"And if they do tell the truth, then technically under our law they are a criminal. And I don't believe that is right, I fundamentally disagree with that.

"The time is right for us to finally put women's dignity and their rights at the centre of this discussion", she said.

Mr Little told the House he acknowledged the deeply held political, personal and faith-based views held by MPs across the House, but outlined his reasons for progressing the Bill.

"In my view, it is wrong that our current law characterises a decision a woman wishes to make about her own body and her reproductive choices as criminal.

"And it is wrong in making this decision that a woman has to go through a set of processes that no other person seeking a medical procedure has to go through," he said.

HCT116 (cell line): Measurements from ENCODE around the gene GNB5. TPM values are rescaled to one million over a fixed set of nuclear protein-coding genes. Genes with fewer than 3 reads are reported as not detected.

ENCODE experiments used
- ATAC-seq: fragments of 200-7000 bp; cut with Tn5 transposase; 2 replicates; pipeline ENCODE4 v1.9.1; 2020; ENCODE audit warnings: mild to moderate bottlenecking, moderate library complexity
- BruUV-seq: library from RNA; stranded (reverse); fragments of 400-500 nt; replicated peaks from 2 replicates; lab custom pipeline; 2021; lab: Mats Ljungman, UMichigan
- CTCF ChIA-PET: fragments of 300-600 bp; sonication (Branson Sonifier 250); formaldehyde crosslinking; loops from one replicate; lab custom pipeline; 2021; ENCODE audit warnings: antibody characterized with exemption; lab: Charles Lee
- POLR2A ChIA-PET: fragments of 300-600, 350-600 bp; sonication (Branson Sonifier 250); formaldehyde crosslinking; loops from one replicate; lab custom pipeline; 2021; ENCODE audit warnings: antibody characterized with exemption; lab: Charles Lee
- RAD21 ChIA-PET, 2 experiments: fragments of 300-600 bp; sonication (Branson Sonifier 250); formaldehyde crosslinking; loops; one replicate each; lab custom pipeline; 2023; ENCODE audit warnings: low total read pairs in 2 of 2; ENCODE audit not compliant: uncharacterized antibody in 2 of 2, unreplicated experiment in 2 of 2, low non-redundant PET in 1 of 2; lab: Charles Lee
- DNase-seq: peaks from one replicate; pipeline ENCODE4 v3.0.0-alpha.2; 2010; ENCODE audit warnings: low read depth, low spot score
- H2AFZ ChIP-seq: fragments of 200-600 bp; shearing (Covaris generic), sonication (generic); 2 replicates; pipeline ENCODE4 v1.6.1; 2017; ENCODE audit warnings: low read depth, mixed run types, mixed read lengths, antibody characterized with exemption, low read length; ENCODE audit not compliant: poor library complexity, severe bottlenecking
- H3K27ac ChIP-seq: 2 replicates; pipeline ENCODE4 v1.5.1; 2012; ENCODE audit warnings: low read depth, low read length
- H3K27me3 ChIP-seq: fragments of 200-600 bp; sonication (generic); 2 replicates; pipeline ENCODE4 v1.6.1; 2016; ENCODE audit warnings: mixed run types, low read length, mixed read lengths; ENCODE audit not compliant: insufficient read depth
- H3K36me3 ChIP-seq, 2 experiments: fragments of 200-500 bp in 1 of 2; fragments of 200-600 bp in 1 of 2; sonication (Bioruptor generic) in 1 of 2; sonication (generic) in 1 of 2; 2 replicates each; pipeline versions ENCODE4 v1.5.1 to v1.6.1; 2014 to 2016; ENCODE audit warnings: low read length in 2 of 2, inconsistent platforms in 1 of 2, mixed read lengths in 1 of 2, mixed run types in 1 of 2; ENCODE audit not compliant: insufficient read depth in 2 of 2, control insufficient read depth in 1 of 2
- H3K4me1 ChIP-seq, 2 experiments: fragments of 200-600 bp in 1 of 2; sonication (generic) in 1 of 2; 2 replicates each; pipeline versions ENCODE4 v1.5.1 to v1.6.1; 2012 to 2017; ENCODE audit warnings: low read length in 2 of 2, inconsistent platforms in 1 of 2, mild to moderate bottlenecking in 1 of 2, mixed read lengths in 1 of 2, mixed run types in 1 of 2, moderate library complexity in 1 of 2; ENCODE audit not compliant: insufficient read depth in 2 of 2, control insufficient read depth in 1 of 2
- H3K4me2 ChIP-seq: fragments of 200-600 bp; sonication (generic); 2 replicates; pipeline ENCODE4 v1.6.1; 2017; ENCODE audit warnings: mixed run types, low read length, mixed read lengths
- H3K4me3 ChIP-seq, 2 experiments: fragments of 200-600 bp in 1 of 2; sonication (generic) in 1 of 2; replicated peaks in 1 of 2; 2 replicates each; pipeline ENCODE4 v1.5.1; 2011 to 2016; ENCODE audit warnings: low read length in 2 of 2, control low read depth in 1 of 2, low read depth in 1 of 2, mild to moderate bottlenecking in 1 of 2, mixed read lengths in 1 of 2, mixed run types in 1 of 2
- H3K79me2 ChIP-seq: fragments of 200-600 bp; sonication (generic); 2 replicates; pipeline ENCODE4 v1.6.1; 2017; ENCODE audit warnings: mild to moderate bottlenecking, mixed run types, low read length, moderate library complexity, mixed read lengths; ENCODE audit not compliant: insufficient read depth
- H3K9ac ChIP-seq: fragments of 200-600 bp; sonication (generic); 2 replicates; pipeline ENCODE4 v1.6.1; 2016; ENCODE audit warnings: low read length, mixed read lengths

New Zealand First MP Tracey Martin became emotional when she laid out the speech she was going to make on the Bill.

She choked back tears as she told the House she was going to speak about her mother's birth-mother.

"But that story will have to wait because what often happens in this place, Mr Speaker, events have moved on and this speech must change," she said.

Ms Martin worked with the Justice Minister to get the Bill into a position where New Zealand First MPs could support it.

However on Tuesday, Mr Little was blind-sided when NZ First's desire for a referendum on the Bill was raised for the first time.

Ms Martin said she wanted to set the record straight, and told Parliament a referendum had never been raised either in her talks with Mr Little, or by the caucus until their meeting at Parliament on Tuesday morning.